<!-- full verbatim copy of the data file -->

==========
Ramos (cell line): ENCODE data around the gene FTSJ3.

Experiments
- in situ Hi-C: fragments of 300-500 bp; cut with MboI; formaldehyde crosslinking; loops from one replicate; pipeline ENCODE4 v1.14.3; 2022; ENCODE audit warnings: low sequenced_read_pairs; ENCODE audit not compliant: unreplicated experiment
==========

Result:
Ramos (cell line): ENCODE data around the gene FTSJ3.

Experiments
- in situ Hi-C: fragments of 300-500 bp; cut with MboI; formaldehyde crosslinking; loops from one replicate; pipeline ENCODE4 v1.14.3; 2022; ENCODE audit warnings: low sequenced_read_pairs; ENCODE audit not compliant: unreplicated experiment